The ACA requires that group health plans cover certain preventive care services at 100% with no cost sharing. Prior guidance clarifies that plans are permitted to limit such coverage to in-network only and to set other “reasonable medical management techniques,” as long as these limits are not contrary to the express recommendations identified by the preventive care guidelines.
HHS adopted women’s preventive care guidelines that plans were required to cover at 100% for plan years starting on or after 8/1/12 (except grandfathered plans). In particular, coverage for contraceptives under the women’s preventive health rules has raised many questions. Some of these were addressed in the new FAQs, which we highlight here.
What contraceptives must a plan cover?
The women’s preventive care guidelines (found at http://www.hrsa.gov/womensguidelines/), require that a health plan cover all FDA-approved contraceptives for women. The guidelines also require that the plan cover sterilization procedures and patient and education and counseling for all women of reproductive capacity. This coverage must be at 100% with no cost-sharing.
May a plan cover only oral contraceptives, such as birth control pills, and still satisfy the ACA requirements?
No, the FAQs clarify that plans must cover the “full range” of FDA-approved methods, including barrier methods, hormonal methods, and implanted devices.
Is the plan required to cover other over the counter (OTC) contraceptives, such as sponges and spermicides?The FAQs state that items that are generally available “over the counter” only must be covered if they are: (1) FDA-approved; and (2) prescribed for a woman by her health care provider. This means that a plan can require a prescription for these items, but if a woman obtains a prescription, the plan must cover the item or service at 100%.
Are plans required to cover IUDs and other implants? What about removal of such devices?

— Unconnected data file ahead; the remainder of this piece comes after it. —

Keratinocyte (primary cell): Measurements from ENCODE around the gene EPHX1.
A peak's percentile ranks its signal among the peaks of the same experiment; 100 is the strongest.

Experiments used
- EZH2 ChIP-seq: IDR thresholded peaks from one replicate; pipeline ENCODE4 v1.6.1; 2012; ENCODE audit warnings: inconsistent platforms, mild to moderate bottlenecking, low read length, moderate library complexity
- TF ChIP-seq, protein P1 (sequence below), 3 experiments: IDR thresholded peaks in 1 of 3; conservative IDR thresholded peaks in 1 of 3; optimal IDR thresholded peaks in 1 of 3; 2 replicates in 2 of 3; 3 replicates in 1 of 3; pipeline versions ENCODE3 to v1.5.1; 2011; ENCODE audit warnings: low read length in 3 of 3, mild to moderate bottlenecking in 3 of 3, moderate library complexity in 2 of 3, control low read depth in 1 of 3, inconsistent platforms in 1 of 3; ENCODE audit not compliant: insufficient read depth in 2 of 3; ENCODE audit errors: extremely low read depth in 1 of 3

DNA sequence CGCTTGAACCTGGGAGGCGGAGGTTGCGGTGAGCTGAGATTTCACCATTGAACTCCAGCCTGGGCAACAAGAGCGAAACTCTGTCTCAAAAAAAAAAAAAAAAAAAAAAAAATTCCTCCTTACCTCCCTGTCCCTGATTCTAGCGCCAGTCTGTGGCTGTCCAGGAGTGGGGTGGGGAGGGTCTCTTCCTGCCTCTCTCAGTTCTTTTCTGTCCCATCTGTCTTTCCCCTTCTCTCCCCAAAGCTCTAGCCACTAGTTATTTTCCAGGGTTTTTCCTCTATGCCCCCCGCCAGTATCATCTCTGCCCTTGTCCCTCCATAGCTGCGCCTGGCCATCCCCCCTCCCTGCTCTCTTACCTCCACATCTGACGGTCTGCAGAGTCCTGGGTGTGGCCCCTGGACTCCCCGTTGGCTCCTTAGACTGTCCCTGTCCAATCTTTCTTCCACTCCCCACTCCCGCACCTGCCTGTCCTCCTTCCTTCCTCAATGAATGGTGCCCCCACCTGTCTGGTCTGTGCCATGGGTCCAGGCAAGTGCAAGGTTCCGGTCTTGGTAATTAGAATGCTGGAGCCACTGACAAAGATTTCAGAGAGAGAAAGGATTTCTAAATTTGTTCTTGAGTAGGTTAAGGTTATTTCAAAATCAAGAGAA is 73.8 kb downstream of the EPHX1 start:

Yes - the FAQs clarify that if the device is an FDA-approved contraceptive device, it must be covered at 100%. The FAQs also state that services related to follow-up, management of side effects, counseling for continued adherence, and device removal would be required to be covered at 100%.
Must a plan cover contraceptives for men, such as male condoms?
No - the FAQs state that the required coverage does not include contraception for men.
What limits may a plan implement with respect to women's contraceptive coverage?
As discussed above, the FAQs re-state the regulation that allows a plan to impose "reasonable medical management techniques" to limit coverage where not contrary to the specific preventive care guidelines. The FAQ provides clarification on the types of medical management techniques that would be permitted. For example, a plan may require a prescription for over-the-counter drugs or devices or may limit coverage to generic drugs only. The FAQ goes on to clarify that, for this type of limitation, the plan must accommodate any individual for whom the generic drug is not available or would be medically inappropriate, as determined by the individual's health care provider. In that case, the plan may need to cover a brand drug at 100% with no cost sharing.
The FAQs can be found at www.dol.gov.ebsa (ACA FAQs Part VII).
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Christy Tinnes is a Principal in the Health & Welfare Group of Groom Law Group in Washington, D.C. She is involved in all aspects of health and welfare plans, including ERISA, HIPAA portability, HIPAA privacy, COBRA, and Medicare. She represents employers designing health plans as well as insurers designing new products. Most recently, she has been extensively involved in the insurance market reform and employer mandate provisions of the health-care reform legislation.
Brigen Winters is a Principal at Groom Law Group, Chartered, where he co-chairs the firm's Policy and Legislation group. He counsels plan sponsors, insurers, and other financial institutions regarding health and welfare, executive compensation, and tax-qualified arrangements, and advises clients on legislative and regulatory matters, with a particular focus on the recently enacted health-reform legislation.
PLEASE NOTE: This feature is intended to provide general information only, does not constitute legal advice, and cannot be used or substituted for legal or tax advice.